According to an analyst, The geo-political noise and escalation fears are here to stay. For investors, there are large upside and downside risks.
Oil prices are edging up towards $80 per barrel. What is driving it up? There are a few key factors.
“Supply concerns are top of mind after the United States left the nuclear deal. Uncertainty prevails about the sanctions the United States will re-impose and about the reaction of the nuclear agreement’s other signatories, including Europe, China and Russia. Europe confirmed its commitment to the deal yesterday, and appears to be preparing itself to safeguard its business against US measures. China too so far showed little willingness to comply with US demands. With Saudi Arabia and other key producers signalling their readiness to offset any export disruption, we believe that the risk of a meaningful supply disruption is small,”said Norbert Rücker, Head Macro & Commodity Research, Julius Baer.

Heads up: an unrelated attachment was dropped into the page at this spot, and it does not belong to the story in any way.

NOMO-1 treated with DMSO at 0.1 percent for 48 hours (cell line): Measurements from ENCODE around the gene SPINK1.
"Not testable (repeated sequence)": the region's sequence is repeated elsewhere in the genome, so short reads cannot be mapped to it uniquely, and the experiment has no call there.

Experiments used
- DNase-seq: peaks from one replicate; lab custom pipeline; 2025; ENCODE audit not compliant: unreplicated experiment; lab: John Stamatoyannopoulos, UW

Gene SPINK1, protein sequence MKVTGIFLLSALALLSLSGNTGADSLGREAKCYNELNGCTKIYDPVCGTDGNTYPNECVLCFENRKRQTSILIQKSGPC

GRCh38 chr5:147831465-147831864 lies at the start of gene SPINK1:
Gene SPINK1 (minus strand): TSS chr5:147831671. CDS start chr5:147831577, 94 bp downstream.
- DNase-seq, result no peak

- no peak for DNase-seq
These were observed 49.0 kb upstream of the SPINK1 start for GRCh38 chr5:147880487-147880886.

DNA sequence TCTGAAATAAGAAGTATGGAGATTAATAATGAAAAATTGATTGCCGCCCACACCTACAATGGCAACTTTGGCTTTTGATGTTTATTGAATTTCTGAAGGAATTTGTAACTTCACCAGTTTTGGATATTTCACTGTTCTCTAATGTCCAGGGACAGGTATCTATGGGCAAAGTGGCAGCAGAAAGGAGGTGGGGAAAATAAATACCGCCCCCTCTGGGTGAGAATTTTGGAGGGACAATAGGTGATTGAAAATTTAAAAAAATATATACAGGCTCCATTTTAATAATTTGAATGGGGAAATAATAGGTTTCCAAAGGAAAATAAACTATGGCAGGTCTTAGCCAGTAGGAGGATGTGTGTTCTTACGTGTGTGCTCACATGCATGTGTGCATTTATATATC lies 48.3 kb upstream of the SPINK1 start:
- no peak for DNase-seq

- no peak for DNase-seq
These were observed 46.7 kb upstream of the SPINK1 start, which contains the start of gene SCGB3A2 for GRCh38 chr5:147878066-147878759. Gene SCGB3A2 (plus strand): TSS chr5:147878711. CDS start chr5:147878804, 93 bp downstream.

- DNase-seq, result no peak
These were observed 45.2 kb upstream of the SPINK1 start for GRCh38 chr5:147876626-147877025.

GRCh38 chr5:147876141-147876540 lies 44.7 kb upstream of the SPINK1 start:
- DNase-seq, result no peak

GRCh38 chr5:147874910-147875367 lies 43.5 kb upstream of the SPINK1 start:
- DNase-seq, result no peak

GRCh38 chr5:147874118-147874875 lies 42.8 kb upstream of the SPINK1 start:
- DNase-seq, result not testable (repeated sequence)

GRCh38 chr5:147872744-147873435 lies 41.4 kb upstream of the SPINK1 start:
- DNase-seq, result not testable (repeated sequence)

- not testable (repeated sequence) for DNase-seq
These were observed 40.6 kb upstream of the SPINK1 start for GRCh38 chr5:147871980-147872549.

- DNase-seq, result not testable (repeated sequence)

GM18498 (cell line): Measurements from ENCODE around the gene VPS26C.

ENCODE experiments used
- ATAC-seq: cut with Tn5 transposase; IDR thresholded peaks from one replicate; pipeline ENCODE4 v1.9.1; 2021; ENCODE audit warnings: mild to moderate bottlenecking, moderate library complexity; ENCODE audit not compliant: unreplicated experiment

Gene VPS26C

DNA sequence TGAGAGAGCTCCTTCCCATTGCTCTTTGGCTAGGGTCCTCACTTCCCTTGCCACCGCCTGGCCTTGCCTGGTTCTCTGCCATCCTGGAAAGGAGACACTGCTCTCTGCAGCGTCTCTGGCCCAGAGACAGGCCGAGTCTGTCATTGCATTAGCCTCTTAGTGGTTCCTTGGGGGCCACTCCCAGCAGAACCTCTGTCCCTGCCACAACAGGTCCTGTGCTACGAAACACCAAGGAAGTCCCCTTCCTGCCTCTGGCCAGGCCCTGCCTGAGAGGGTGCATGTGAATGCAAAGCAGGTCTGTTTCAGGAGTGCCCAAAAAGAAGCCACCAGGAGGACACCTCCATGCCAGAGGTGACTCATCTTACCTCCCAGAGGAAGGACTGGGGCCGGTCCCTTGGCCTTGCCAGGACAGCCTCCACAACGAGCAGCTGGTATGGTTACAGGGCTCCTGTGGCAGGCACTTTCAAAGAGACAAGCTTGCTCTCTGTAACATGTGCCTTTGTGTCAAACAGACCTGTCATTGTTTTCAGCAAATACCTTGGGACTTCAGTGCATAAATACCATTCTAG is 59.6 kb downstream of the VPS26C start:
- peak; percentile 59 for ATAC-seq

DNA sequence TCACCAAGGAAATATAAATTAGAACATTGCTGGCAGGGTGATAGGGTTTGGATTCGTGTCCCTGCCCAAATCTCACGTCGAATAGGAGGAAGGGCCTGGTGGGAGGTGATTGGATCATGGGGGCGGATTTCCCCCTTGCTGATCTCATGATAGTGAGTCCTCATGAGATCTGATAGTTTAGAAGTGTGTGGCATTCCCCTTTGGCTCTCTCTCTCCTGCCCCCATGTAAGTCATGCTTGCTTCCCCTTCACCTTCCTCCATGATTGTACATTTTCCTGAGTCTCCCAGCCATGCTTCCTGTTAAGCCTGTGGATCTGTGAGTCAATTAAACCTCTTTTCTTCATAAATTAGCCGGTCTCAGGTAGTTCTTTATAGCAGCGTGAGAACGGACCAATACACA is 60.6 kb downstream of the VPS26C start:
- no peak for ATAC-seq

Global oil market supplies remain tight. US shale oil production continues to grow robustly but struggles to offset rising global demand and collapsing oil output in Venezuela. US crude oil inventories declined last week according to official data reported yesterday, lending tailwinds to oil prices. Exports were exceptionally strong and climbed to 2.5 million barrels per day, which exceeds the levels of petro-nations.
According to Rucker, The geo-political noise and escalation fears are here to stay. For investors, there are large upside and downside risks.
“As a result of the price surge in the last weeks, we lift our price targets to $72.5 (3 months) and USD 65 per barrel (12 months). That said, at today’s price levels, the uncertainty and fear factor seem more than adequately reflected,” said Rucker.